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I'm curious where you saw the juggler and the magician in Central Park (I'm assuming NYC here). My partner and I twist balloons in the park (no we don't sell them, just tips). I don't perform in the park anymore because I'm now living in Philly and we don't get up to the city enough to justify the cost of the permit (almost got arrested last spring because I didn't have one).

As for being appropriate, that's a very fuzzy line in street performing. Chris Rock used to do his comedy routine down in Washington Square park. I've never seen Gazzo's act, but I frequent Perfomers.net and his antics are legendary..... Unfortunately, what bothers one parent won't faze another, so you just have to decide for yourself what you want your kids exposed to (my roommate's live with a guy who plays with fire and real machetes, me. <sigh>)

:jesterhat: Smile
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ed rhodes
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You need a permit now in NYC? Smile

'Course, I haven't been there (to live) since '84 so maybe I'm just not keeping
up on things. Smile
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Cacoal
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I have to admit that I'm relatively new to busking, (last summer was my first on the streets) but one thing I learned quickly was that a show geared towards a slightly more mature audience will get a heavier hat then one geared toward children.

While kids are cute and great fun to put a show on for, a twist a balloon for, they don't carry a lot of cash and I can't bring myself to take money from a young one when I didn't see it come right from their parents, (who are often young and cash strapped themselves) when they do have cash.

I do love to perform for the sake of performing but you gotta pay the rent too. Smile
Kondini
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Hi yep I am a Geek who works Fairs, the Streets including The Lane, Petticote Lane on and off in the winter months, also ren (Uk Craft Fairs) For the past 20 years. The Blockhead, spikes thro and other heavy effects have earned for me far more than standard magic effects ever had. If you are hungry you learn to give the spectators what they want rather than self indulging, try for yourself, who would watch the guy with a couple of sponges or the guy with the three foot sword ! This is all about showmanship, we are all acting out a part, so go shave your head, wear a red dress with pink spots and pull a tip,,,,,or take out a deck of cards and watch em run away (All except the magicians of course). They scream and turn away (They always peep though) At least they stay to watch , God help them if they sleep while Im on. They tip OK,,,,why,?? Cos I tell them to thats why. See yer on the Tober.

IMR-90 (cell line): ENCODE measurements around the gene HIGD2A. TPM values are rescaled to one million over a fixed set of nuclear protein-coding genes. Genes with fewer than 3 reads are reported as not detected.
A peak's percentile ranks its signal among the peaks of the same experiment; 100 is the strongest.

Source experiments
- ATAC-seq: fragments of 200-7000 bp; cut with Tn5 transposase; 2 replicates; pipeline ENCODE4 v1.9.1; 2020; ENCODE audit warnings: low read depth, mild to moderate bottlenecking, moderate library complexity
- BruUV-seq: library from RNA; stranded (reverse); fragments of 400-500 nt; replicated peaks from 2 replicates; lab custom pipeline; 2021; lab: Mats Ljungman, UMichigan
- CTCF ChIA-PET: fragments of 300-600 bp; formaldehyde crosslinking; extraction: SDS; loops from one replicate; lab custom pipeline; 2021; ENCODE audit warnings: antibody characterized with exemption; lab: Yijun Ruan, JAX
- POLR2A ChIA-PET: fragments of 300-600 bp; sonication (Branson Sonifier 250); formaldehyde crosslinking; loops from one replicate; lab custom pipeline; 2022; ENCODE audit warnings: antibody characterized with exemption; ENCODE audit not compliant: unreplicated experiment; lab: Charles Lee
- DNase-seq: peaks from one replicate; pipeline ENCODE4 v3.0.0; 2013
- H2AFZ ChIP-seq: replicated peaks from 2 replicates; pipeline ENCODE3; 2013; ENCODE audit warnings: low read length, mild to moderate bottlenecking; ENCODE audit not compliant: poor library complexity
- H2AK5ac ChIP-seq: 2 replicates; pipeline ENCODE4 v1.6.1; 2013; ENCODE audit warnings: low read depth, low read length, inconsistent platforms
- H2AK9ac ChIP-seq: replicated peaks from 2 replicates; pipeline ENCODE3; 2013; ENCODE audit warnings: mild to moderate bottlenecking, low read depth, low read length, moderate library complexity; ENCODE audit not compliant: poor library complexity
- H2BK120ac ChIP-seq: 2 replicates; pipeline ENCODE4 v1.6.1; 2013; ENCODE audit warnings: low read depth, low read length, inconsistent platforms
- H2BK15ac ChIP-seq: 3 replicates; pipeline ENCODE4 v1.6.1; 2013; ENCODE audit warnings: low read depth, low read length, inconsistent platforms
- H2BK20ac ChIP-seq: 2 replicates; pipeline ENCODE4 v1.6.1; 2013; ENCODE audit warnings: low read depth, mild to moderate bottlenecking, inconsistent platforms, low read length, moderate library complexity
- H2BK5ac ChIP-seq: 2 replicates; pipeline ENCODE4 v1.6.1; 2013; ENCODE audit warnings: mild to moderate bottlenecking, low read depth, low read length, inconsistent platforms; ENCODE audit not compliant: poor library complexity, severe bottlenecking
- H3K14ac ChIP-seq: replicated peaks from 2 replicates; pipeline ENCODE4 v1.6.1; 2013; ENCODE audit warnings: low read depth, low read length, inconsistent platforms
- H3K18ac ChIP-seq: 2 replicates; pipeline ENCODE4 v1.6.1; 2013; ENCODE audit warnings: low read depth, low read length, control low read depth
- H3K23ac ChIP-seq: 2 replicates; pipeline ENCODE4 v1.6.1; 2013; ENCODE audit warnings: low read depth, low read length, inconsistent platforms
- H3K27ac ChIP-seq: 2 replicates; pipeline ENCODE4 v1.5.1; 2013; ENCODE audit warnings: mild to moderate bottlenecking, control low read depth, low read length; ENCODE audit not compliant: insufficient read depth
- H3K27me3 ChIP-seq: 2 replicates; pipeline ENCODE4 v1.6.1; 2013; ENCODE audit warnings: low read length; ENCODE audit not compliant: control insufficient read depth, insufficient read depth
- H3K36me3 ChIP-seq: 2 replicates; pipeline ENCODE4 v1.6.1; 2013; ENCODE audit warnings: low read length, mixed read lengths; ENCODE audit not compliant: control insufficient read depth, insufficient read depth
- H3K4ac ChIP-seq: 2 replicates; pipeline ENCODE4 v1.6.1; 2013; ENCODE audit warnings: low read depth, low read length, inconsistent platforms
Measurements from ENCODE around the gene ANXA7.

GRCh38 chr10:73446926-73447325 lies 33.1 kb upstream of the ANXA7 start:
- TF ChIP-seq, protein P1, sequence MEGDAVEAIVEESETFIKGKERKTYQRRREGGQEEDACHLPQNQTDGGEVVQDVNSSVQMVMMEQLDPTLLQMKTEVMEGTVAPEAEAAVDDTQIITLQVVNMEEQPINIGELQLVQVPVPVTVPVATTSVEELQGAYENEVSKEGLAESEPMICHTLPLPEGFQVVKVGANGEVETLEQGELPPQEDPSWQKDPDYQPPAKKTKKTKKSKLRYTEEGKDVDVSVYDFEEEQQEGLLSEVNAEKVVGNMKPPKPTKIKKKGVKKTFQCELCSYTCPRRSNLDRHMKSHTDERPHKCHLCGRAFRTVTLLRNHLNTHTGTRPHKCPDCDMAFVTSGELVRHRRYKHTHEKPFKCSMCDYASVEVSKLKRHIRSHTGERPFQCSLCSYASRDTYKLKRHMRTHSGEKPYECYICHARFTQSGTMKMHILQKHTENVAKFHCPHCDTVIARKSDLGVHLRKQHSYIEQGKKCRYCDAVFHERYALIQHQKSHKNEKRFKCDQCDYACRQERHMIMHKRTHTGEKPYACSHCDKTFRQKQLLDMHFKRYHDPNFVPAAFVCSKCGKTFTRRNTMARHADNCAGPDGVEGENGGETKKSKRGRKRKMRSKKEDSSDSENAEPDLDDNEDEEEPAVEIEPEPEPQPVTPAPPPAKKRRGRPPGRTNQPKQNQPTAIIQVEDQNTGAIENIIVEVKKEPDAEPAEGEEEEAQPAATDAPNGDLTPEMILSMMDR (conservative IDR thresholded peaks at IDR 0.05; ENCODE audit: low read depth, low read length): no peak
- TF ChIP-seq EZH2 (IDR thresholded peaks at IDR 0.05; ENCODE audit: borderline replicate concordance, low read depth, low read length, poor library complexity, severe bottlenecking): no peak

TheAmbitiousCard
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re: Keeping people around. I've tried using Michael Close's idea... "The Big Surprise".

So I've got a can and I wrote "the big surprise" on it.

At the end of the performance, the last thing I do is reveal THE BIG SURPRISE!!!

During the performance, you make all sorts
of references to THE BIG SURPRISE, making
sure nobody touches it, etc.... It's a lot of fun.

My BIG SURPRISE is different than the Close version but believe me...
I've seen it! it's a BIGGIE!

For Street magic, if you're trying to stay in one spot instead of strolling around, your "BIG SURPRISE" could be quite large
and painted in bright colors and says
"THE BIG SURPRISE".

How can people not want to wait around for a while to see what THE BIG SURPRISE is, eh?

that's what I do...
what do you think?

frank
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Matt
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I think it's a good idea. My plan is similar and invovles a big bucket of real snakes that I promise to eventually open and thrust my hands into. Thank goodness they are real rubber snakes or I don't think I'd last more than a couple of shows.

Matt
Diavo
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Slightly on topic, I LOVE Johhny Fox's show @ the MD Ren Fest! I've seen it several times (it's always the same), and I -still- laugh to tears. I don't see the nail-in-the-nose as magic, but tied into his sword swallowing it fits. All the other things in his act (the spoon & eyeball gag for example), and his humor provide a through act of entertainment.

--Diavo Smile
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Peter Marucci
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Bill,
That guy in Central Park having a spike pounded up his nose wasn't a street performer; he was a mugging victim! Smile
cheers,
Peter Marucci